Andy Potts Andy Potts
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Day one of the 2018 IIHF World Championship saw a comfortable 7-0 victory for Russia against France before defending champion Sweden made an impressive start in a 5-0 win over Belarus. In Group B, both games went to shoot-outs before the USA defeated Canada and host nation Denmark edged Olympic finalist Germany.

Kaprizov stars in Russian romp

Russia 7 France 0 (3-0, 1-0, 3-0)

Two goals and an assist from CSKA’s Kirill Kaprizov led the way as Russia got off to a flying start at the 2018 World Championship in Copenhagen. But the man of the moment was not eager to celebrate despite marking his debut in this competition with a big win.

“It was an OK game, we made some mistakes as well,” he said. “We’ll need to keep improving from game to game. We allowed a few turnovers, the coaches are telling us all about it. Even so, it’s good to start with a big win.”

An early triple salvo set Russia on the road in Copenhagen. Evgeny Dadonov and Kaprizov quickly found French cuisine to their liking, feasting on the opportunities afforded by the Gallic defense as this year’s IIHF jamboree got underway in Denmark.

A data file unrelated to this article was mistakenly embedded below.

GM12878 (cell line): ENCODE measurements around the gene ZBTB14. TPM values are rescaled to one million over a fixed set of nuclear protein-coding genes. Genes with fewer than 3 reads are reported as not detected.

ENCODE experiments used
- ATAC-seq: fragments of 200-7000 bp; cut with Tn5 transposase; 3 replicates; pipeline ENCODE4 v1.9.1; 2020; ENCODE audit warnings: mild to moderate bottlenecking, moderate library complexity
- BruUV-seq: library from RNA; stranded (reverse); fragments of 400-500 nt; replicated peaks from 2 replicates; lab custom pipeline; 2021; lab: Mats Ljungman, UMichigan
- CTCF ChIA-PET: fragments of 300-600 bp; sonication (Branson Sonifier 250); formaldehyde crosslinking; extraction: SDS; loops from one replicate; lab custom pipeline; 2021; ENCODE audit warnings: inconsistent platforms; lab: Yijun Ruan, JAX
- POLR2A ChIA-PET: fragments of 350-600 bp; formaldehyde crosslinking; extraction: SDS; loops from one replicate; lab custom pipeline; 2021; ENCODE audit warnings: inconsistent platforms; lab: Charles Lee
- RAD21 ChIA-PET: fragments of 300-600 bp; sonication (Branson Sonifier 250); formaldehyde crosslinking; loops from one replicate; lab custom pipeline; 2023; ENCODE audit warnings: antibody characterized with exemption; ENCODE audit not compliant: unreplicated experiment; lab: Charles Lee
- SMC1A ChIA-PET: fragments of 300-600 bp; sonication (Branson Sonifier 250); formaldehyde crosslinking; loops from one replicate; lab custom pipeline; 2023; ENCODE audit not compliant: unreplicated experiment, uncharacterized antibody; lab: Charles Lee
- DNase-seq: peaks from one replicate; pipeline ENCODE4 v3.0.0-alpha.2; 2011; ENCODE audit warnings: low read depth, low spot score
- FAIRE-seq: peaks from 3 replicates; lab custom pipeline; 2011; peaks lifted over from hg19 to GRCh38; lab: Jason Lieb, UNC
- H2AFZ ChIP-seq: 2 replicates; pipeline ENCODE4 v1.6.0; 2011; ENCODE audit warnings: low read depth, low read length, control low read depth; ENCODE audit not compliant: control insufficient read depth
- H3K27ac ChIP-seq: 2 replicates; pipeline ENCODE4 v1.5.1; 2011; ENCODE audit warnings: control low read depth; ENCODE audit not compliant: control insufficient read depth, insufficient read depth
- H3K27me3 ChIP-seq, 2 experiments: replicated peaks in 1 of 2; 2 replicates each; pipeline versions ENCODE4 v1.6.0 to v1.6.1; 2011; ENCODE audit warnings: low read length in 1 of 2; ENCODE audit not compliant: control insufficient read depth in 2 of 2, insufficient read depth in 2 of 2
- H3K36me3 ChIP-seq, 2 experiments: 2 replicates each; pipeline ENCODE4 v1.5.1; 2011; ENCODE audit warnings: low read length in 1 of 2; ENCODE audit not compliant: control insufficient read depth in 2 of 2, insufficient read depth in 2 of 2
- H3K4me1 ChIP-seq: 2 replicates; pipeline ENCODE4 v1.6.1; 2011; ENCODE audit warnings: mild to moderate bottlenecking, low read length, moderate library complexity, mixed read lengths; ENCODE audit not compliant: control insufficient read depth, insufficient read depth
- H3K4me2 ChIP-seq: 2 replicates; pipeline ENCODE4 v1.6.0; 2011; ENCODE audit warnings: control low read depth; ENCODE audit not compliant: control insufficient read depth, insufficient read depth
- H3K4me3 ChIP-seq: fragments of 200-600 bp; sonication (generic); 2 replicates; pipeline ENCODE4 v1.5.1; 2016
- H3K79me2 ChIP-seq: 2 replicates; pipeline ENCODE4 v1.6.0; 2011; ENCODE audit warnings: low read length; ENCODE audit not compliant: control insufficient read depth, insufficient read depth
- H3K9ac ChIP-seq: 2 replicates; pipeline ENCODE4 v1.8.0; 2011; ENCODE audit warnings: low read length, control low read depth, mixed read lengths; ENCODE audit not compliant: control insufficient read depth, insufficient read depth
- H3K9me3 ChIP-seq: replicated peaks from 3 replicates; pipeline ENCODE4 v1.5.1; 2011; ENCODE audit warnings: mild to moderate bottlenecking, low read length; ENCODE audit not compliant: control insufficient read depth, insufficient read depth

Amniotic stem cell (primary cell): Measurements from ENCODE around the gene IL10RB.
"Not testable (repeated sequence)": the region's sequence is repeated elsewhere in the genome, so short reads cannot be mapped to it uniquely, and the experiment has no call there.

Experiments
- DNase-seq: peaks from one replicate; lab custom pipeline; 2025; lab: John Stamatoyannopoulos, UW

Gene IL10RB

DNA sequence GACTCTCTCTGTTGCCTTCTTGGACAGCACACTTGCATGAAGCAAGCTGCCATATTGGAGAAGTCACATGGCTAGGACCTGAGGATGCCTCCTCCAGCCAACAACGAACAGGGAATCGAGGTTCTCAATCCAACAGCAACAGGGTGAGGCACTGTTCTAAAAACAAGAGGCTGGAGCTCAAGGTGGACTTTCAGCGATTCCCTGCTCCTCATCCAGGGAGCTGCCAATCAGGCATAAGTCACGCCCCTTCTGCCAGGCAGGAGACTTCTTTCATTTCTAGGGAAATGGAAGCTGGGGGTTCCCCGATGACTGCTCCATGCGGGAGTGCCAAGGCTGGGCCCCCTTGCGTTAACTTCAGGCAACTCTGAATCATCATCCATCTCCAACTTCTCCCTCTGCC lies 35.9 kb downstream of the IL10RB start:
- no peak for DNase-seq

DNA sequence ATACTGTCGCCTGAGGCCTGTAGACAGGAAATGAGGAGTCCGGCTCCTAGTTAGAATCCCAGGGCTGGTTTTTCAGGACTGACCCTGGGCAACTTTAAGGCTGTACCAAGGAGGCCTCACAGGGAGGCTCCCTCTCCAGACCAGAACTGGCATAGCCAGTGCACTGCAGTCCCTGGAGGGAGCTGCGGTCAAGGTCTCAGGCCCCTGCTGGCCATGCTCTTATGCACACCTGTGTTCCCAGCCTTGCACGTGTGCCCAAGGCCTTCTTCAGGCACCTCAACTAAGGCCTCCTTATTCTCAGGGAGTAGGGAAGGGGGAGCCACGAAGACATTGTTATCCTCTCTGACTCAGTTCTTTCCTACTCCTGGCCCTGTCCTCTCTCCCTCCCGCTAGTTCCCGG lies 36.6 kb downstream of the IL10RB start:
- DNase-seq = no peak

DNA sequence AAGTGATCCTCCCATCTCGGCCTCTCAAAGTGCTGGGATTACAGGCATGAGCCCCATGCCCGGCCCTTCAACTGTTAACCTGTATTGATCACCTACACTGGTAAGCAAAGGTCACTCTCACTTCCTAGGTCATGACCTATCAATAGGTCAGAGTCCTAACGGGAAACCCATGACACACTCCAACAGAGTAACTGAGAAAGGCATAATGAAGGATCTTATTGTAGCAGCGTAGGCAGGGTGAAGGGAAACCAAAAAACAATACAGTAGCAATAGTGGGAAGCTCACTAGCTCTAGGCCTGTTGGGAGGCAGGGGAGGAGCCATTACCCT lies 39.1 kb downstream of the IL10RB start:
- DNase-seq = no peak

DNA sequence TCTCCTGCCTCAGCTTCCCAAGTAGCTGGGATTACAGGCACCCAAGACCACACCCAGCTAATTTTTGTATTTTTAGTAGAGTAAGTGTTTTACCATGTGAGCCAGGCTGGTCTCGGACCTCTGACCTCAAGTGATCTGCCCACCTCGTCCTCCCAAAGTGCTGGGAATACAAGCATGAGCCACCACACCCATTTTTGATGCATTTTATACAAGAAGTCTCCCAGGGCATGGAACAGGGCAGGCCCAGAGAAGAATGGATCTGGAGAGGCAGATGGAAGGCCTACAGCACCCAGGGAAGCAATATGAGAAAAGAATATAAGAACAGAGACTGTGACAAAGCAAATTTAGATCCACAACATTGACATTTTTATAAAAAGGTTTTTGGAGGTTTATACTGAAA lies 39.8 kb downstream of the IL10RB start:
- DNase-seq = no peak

Dadonov was the first to show, enjoying the freedom of French zone to circle around a static back line and feed a dish to Kaprizov in front of Florian Hardy’s net in the eighth minute. 1-0, and the Red Machine was still warming up. It didn’t take long for Russia to add a second. This time, the holes in the French defense were partly explained by a penalty on Damien Raux, but Pavel Buchnevich still had an astonishing amount of time and space on the doorstep to put away the rebound from Mikhail Grigorenko’s slap shot. And two minutes later, Kaprizov returned the favor for Dadonov to smack home a third. Game over, and barely 10 minutes on the clock.


Vasily Koshechkin was a virtual spectator in the Russian net until a French power play late in the opening frame – former CSKA forward Stephane Da Costa hooked back by Pavel Datsyuk to earn his team the advantage. The PP was not hugely dangerous, but Koshechkin did well to hang on as Sacha Treille looked to get on the end of an Anthony Rech slap shot.